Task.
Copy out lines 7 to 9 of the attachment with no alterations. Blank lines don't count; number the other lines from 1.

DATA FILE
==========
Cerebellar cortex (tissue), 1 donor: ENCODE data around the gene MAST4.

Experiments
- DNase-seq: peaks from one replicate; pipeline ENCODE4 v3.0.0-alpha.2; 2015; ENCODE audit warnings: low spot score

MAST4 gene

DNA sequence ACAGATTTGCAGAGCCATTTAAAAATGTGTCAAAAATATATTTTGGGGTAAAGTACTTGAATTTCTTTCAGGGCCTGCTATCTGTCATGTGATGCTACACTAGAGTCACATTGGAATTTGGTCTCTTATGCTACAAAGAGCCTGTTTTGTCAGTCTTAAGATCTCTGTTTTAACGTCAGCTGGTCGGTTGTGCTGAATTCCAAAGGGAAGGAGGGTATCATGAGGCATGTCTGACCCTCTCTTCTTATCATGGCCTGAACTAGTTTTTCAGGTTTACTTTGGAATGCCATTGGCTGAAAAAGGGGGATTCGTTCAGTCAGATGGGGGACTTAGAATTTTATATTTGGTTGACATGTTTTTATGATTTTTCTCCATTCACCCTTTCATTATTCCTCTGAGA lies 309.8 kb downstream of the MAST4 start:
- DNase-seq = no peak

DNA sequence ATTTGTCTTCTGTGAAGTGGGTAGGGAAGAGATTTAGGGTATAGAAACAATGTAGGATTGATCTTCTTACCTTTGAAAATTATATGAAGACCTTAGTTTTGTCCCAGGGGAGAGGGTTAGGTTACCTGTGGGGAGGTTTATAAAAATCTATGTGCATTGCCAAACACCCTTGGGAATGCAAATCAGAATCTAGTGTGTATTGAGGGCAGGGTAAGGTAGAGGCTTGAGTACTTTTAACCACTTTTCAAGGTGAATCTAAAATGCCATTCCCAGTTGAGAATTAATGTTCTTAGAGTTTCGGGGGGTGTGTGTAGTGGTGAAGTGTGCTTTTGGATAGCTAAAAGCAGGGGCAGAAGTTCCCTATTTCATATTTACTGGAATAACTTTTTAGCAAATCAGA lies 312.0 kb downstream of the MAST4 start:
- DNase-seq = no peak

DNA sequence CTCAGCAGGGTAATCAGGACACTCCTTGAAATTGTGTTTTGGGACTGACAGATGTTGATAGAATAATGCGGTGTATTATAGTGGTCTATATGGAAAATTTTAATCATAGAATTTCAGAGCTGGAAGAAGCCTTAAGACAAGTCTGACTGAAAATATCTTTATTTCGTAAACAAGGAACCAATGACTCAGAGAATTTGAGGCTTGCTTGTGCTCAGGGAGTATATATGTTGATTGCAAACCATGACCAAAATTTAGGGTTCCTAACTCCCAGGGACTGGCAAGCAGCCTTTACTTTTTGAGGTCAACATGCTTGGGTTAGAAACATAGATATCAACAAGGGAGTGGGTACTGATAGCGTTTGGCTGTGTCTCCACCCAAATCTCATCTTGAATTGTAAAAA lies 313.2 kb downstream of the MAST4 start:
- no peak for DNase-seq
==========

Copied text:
DNA sequence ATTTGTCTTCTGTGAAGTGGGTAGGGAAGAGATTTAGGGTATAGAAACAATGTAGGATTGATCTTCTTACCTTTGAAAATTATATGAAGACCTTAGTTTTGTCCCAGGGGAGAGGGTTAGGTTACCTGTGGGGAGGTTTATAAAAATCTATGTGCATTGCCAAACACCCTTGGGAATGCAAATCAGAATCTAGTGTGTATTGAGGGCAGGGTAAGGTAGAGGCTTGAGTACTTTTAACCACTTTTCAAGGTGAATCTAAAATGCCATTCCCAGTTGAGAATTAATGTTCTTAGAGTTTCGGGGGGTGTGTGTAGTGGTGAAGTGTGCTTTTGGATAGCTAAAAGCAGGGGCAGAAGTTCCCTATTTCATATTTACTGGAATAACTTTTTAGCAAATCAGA lies 312.0 kb downstream of the MAST4 start:
- DNase-seq = no peak

DNA sequence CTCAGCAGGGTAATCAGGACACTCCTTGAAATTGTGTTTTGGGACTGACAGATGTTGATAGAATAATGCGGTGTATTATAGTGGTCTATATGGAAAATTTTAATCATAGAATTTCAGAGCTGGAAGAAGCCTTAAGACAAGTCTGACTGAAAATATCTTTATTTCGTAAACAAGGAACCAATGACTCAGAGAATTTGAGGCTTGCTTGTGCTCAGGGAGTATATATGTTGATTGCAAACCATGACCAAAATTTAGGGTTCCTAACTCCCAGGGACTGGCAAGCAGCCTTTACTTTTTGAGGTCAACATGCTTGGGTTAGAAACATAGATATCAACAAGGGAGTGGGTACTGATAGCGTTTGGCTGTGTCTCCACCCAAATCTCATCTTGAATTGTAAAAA lies 313.2 kb downstream of the MAST4 start: